Interview with Jenna Rizzo

Jenna Rizzo is a Seattle-area coach, EMDR therapist and artist who combines her approach to mental health with her approach to art and teaches multi-media art making. 

How did you become an artist?

I’ve always played with paper.   I knit, cook, and studied photography but I never thought I could be an artist because I couldn’t draw.  A lot of people believe that “I’m not an artist” myth. 

How did you get over that?

I unraveled it by doing art.   I started with photography, took classes on art theory and composition, and then studying Visual Journaling in 2004. I unraveled it by risk-taking and going into that intuitive place, by asking myself “What do I love?  What do I see?” 

What do you say to the person who says “I can’t make art.”?

I’d say creativity and intuition is available to everyone.  Art is self care and a can be really fun too.  You can take your stress and dump it into art.  You can take what’s joyful and make it bigger.

What about that initial resistance or hesitation? 

If it’s hard to get started take a class

Why is art important?

Art matters because the journey to being satisfied and confident as an artist parallels the journey to being satisfied and confident as a human beingBeing in the creative process is a relationship with the self.  Cultivating the ear to listen to the creative voice or impulse is where artistic skill comes from. 

People make art mysterious and unattainable.  It’s not about being famous or accomplished.  It’s about listening to the inner thread of consciousness.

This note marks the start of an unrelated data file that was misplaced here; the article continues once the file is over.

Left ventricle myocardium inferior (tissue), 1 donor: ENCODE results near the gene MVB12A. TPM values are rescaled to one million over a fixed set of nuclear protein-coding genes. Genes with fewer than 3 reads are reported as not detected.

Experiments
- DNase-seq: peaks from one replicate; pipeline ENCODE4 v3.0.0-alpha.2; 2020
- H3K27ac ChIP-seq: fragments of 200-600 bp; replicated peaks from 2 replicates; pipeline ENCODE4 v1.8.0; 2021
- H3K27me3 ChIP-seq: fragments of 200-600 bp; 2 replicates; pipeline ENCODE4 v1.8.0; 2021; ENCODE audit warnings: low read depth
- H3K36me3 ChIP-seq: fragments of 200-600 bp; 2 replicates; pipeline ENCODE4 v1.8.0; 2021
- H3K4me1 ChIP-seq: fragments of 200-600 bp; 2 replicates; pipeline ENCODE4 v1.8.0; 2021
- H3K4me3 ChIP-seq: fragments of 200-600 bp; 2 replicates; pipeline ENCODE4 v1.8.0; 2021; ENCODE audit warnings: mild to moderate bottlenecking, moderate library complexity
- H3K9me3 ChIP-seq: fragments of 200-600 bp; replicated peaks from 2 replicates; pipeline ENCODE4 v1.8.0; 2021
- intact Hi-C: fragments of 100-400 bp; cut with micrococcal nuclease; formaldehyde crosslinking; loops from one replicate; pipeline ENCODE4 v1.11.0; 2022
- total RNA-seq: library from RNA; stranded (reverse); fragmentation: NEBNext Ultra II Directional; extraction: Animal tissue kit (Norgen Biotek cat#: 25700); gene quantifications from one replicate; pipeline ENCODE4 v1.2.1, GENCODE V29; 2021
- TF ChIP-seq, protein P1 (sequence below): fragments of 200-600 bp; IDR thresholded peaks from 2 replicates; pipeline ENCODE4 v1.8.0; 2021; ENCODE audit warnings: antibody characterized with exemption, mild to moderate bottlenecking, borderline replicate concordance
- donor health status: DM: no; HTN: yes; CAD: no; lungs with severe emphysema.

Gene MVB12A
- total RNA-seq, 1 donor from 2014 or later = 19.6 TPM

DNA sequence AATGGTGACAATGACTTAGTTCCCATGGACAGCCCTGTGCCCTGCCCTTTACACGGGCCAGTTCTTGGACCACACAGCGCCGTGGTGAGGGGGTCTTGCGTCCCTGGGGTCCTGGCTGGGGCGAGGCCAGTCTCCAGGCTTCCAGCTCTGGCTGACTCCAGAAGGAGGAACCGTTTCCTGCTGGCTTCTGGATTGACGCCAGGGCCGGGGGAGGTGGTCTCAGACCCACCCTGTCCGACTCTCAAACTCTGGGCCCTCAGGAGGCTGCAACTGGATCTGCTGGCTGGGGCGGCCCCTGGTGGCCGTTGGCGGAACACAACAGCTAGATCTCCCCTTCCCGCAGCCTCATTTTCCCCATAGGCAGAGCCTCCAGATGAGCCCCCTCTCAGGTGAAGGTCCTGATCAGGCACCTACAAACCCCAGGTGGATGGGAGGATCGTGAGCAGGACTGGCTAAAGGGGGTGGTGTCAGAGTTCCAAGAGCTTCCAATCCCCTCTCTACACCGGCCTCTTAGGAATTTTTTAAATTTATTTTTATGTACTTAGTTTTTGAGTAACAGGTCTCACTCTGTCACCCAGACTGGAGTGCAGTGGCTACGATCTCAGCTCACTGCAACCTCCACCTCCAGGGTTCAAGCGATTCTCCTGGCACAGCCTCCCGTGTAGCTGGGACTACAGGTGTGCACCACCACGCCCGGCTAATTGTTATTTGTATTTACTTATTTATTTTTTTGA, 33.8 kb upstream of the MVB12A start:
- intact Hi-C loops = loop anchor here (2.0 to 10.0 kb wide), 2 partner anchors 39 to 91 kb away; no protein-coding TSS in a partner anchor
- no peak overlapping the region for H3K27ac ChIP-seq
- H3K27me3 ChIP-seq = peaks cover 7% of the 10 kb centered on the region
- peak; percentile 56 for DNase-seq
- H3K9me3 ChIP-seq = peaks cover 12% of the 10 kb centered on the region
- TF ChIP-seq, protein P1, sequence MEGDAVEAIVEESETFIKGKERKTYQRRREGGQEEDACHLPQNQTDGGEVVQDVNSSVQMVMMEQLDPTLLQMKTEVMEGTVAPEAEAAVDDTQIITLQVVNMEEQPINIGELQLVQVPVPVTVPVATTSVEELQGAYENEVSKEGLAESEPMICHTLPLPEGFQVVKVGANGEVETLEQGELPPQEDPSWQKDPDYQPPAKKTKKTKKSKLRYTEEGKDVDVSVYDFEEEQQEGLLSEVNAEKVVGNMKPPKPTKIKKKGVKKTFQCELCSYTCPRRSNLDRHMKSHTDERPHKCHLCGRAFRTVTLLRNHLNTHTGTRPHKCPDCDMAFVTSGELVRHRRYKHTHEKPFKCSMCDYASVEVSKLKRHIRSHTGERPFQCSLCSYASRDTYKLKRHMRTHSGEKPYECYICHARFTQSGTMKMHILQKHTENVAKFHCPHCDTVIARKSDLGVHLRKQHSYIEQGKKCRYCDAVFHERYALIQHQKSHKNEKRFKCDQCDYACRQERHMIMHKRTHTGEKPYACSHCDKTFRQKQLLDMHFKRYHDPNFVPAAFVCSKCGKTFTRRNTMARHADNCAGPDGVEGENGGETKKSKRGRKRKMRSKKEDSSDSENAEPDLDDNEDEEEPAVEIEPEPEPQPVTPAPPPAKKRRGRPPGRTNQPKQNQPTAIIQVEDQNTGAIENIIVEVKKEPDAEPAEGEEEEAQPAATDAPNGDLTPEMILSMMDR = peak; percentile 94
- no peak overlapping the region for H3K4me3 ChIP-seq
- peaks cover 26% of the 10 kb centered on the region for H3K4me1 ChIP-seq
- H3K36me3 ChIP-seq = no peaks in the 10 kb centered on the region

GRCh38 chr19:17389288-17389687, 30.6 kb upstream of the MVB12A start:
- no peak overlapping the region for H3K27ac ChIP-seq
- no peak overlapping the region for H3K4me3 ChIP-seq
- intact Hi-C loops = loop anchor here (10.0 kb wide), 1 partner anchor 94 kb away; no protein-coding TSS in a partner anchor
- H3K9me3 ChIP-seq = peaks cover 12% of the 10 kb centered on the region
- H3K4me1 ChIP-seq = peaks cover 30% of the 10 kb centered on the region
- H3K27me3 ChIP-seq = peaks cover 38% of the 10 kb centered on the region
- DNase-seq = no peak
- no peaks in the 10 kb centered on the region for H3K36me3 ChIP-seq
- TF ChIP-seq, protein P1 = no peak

I’ve noticed that folks often shrink their lives by avoiding taking risks.  I think art-making offers a perfect low-stakes opportunity (no real life-ramifications) to take risks.  How do you encourage risk-taking in your art classes?

I encourage people to mess up.  I tell them if you don’t like it you can just cut it off, cut it up, or throw it away.   I get them to focus on process instead of product and ask them to notice what happens.    I intentionally buy “low brow” art supplies.  I get ninety nine cent paint just to get the juices flowing.  And I give people the four pillars which are: time, space, supplies and permission

How does your art influence your work as a therapist and vice versa?

The therapy process parallels the creative process.   Judgment and insecurity, underlying values and beliefs show up, such as feeling “I’m not enough.”  My journey was about how to love myself.  That brought me to becoming an artist as well as a therapist.  

On August 18th Jenna is teaching a Personal Altars Class which looks terrific.   You can find out more about it here:


One thought on “Jenna Rizzo: Paint, Place and Permission

  1. I wish I was in Seattle to take your class! After being told by an elementary school art teacher that I was ‘violently left-brained’ an could not draw, I avoided making anything. Then the last three years I started painting, building, installing, performing, designing, you name it. I thank my art practice for helping me survive the trauma of accidentally killing two people when my car hit them. It gave me a safe space to express my grief and horror non-verbally, straight from the gut, without killing myself. I have worked with an EMDR therapist, and she helped too. Part of my material art process is up on my blog,

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